A student receives their vaccination.

Brenau holds clinics on Gainesville campus to vaccinate faculty, staff and students

Apr 6, 2021
Kathryne Davis

A student shows a thumbs up after receiving a COVID-19 vaccination.Over the past month, Brenau has held multiple clinics at the John S. Burd Center in Gainesville to help its community get vaccinated and help stop the spread of COVID-19.

With anyone over the age of 16 now able to get a vaccine in Georgia, many Brenau faculty, staff and students have taken advantage of the opportunity.

Sarah Davis, university nurse practitioner, and her staff have vaccinated more than 1,100 faculty, staff and students, with nearly 400 being fully vaccinated, through the clinics on the Gainesville and Norcross campuses, with more clinics planned in the future.

“Being able to vaccinate our Brenau community is a true heartfelt desire that I’ve had since the beginning,” Davis said. “Being able to see these students face-to-face and see their excitement about getting the vaccine has made my heart smile. We’re here for the students, and we’ve finally been able to vaccinate them.”

Not only are students helping at the Gainesville clinic, but many in the university’s Ivester College of Health Sciences are going out into the Hall County community to assist as well. One of the students getting practice at administering shots at a Gainesville clinic was Jairius Mayweather, a member of the inaugural class in the new Physician Assistant Studies program.

“I’ve given flu shots before, but this shot is different,” he said. “This one leads us to getting back to normal. It has been refreshing to play that part. It’s always much better to be able to see a real body or practice on a real person. You can’t really replace that.”

Jairius Mayweather administers a shot.Being able to get vaccinated on campus was convenient for many students, including Aubree Parker, a junior psychology major, who walked over to get hers.

“I didn’t have to go out of my way to find a place to get vaccinated,” she said. “The information was emailed to me. And I trust the staff here.”

Due to safety precautions, Parker hasn’t been able to see fellow Brenau students around campus as much as she has in the past. With the vaccination site and the 15-minute mandatory wait after getting the shot, that has changed.

“It’s so nice to be around people,” she said. “Some of the people I’ve never seen before because they’re freshmen. It’s nice to see new and old faces.”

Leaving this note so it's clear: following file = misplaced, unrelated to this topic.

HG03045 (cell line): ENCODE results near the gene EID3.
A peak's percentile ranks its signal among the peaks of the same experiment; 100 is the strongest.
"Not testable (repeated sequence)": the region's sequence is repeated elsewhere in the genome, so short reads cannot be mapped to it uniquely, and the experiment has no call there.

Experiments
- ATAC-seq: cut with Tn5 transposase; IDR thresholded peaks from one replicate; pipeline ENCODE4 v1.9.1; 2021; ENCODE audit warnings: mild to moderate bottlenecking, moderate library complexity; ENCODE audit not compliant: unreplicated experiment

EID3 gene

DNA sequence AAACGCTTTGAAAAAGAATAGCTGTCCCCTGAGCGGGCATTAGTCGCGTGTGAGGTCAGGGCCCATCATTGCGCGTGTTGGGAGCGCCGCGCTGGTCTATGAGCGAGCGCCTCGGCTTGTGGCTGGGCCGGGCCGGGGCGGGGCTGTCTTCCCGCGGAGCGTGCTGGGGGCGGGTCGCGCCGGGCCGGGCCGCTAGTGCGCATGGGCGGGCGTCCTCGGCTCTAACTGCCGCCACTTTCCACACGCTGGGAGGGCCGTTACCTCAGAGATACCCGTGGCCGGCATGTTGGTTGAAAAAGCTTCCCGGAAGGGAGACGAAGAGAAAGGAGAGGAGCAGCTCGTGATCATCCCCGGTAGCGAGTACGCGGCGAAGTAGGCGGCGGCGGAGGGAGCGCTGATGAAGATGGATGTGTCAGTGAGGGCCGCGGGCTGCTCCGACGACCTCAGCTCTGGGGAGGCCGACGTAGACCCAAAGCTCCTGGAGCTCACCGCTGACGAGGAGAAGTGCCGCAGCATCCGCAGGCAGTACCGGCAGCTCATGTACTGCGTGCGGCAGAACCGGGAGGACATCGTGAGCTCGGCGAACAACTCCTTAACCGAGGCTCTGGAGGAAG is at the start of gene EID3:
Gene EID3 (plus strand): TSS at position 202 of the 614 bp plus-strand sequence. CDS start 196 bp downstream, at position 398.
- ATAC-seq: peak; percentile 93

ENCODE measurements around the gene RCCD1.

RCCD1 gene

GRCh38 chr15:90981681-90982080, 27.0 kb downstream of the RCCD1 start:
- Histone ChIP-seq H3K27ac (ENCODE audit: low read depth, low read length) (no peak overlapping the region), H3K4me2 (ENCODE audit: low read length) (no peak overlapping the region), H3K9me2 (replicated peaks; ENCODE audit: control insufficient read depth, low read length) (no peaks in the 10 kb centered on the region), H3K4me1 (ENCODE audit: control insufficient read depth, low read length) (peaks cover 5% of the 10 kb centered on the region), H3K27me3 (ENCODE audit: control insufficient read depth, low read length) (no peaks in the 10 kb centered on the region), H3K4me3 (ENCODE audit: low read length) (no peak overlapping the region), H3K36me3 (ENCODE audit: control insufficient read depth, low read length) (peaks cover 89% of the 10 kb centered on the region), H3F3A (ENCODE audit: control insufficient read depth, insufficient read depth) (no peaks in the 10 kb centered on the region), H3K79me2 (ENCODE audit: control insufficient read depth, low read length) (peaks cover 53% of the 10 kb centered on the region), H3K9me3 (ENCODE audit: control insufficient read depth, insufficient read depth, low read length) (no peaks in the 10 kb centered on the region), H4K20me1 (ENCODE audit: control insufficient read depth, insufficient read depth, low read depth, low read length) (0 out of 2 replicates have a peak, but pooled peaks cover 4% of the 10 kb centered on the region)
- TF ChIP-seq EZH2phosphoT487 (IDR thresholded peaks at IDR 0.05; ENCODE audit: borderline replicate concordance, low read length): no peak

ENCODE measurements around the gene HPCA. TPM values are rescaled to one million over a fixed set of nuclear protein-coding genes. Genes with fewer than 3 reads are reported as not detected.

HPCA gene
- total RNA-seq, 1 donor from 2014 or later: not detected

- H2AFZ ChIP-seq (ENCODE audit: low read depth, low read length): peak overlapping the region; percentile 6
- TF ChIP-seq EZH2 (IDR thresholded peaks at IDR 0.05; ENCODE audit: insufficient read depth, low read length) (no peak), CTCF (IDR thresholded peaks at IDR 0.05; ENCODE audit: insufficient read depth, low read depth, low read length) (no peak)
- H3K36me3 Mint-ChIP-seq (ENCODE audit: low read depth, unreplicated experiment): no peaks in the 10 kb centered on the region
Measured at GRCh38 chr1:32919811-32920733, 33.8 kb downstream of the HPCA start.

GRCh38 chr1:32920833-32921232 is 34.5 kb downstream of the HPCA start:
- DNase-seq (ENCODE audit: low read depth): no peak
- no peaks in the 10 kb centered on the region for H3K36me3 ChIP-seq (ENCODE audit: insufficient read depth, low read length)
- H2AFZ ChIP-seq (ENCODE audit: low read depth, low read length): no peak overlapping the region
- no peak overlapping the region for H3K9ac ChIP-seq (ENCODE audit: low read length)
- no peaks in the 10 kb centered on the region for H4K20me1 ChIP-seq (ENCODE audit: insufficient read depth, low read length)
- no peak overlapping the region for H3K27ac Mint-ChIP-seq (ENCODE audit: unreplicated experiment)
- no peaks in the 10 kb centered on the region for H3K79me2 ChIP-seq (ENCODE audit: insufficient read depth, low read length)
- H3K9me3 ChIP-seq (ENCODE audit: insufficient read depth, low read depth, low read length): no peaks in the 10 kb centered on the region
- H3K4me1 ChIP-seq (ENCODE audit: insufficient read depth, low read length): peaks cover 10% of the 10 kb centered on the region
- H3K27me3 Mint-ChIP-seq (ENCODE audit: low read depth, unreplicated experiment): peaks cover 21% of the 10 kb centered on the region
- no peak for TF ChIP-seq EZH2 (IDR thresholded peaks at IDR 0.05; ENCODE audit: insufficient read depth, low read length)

Rachel Goss, administrative assistant in athletics, said she felt comfortable getting the vaccine after seeing so many others get it before her.

“I went from being reserved to being excited,” she said. “I’m excited about getting COVID behind us and being able to move on with our lives. I do feel blessed to be at Brenau because of the way the administration has dealt with COVID, establishing the task force and putting the health of Brenau families and students first. It has been wonderful to work for an organization that cares deeply for their people.”

Not only were many able to get the vaccine, they also got to view art from the LA Stories exhibition as the clinic was set up in the Leo Castelli Gallery.

Rachel Goss speaks to a nurse about the vaccination.Nichole Ferguson, galleries director, said the reception of the collection, which is an exhibition of work from 30 Los Angeles-based artists curated by artist Paul Paiement, was scheduled the day campus shut down in March 2020, meaning many people were unable to see the work in person.

“We have it online so the work can be seen virtually, but people have an amazing opportunity to get the vaccine and physically see the space with the art,” she said. “One of the people administering shots was walking around and looking at the art during her break. That’s an exciting thing to witness, and it makes me feel really proud to be at Brenau. I think the artists are going to be happy about the way the space is being used.”

At the clinic held March 25, Brenau President Anne Skleder was on hand to show her support for those getting vaccinated and helping with the process.

“I am ecstatic that we are now seeing our students being vaccinated,” Skleder said. “I can’t be happier, though I want us to continue our culture of prevention while we get to this last part. I am so grateful that Sarah and our health care faculty and students have vaccinated so many Brenau faculty, staff and students. I am equally proud that our Ivester College of Health Sciences students and faculty have gone beyond our campus to vaccinate so many in Gainesville and Hall County at various clinics.